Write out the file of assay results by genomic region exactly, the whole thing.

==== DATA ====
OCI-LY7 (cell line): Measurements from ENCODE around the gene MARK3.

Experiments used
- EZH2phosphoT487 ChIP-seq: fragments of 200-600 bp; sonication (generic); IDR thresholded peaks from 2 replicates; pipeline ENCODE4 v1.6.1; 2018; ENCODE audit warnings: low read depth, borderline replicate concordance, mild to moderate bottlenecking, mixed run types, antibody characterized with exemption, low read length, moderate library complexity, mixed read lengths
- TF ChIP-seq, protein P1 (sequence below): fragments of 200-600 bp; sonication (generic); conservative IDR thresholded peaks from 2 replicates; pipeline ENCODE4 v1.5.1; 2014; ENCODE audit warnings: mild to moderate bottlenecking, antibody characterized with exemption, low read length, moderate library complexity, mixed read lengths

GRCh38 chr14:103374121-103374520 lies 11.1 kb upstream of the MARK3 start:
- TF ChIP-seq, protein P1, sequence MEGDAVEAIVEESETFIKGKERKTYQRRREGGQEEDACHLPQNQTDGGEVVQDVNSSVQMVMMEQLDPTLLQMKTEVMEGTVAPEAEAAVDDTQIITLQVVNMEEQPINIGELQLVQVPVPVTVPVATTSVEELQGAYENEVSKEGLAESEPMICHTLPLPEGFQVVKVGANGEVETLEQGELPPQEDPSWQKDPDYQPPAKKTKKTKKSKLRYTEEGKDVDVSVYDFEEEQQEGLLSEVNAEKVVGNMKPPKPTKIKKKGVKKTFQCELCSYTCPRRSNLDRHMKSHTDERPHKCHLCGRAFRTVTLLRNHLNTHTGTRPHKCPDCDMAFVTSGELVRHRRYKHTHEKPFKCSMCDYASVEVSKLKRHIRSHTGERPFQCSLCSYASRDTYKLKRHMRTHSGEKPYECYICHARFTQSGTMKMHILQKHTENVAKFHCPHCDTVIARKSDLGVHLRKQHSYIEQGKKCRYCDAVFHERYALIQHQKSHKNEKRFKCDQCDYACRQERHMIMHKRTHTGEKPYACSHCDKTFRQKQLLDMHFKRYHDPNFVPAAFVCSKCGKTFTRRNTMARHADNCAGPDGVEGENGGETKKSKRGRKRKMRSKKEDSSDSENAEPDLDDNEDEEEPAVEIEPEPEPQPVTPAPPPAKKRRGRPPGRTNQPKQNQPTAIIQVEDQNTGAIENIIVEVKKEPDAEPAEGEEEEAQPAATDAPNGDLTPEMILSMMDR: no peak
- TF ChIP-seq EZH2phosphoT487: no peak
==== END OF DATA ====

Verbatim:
OCI-LY7 (cell line): Measurements from ENCODE around the gene MARK3.

Experiments used
- EZH2phosphoT487 ChIP-seq: fragments of 200-600 bp; sonication (generic); IDR thresholded peaks from 2 replicates; pipeline ENCODE4 v1.6.1; 2018; ENCODE audit warnings: low read depth, borderline replicate concordance, mild to moderate bottlenecking, mixed run types, antibody characterized with exemption, low read length, moderate library complexity, mixed read lengths
- TF ChIP-seq, protein P1 (sequence below): fragments of 200-600 bp; sonication (generic); conservative IDR thresholded peaks from 2 replicates; pipeline ENCODE4 v1.5.1; 2014; ENCODE audit warnings: mild to moderate bottlenecking, antibody characterized with exemption, low read length, moderate library complexity, mixed read lengths

GRCh38 chr14:103374121-103374520 lies 11.1 kb upstream of the MARK3 start:
- TF ChIP-seq, protein P1, sequence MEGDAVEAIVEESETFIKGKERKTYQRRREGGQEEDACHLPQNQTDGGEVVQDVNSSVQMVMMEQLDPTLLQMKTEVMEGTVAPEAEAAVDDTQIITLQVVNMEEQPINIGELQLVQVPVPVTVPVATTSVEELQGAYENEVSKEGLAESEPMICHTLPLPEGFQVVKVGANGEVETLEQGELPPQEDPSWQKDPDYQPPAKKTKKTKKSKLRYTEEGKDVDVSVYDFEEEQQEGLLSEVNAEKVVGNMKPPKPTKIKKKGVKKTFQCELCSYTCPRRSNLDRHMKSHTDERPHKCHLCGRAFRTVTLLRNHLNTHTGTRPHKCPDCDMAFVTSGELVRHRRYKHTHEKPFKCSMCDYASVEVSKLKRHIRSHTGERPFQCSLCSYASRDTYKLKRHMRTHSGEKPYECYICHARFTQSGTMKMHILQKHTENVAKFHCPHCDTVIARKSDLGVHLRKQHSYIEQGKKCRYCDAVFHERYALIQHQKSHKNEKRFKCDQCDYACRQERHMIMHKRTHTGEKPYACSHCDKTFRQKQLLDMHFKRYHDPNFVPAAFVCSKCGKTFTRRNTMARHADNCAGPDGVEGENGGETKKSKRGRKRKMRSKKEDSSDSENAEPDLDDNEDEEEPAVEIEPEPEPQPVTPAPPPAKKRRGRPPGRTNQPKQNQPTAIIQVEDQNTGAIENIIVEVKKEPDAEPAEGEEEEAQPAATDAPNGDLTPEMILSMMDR: no peak
- TF ChIP-seq EZH2phosphoT487: no peak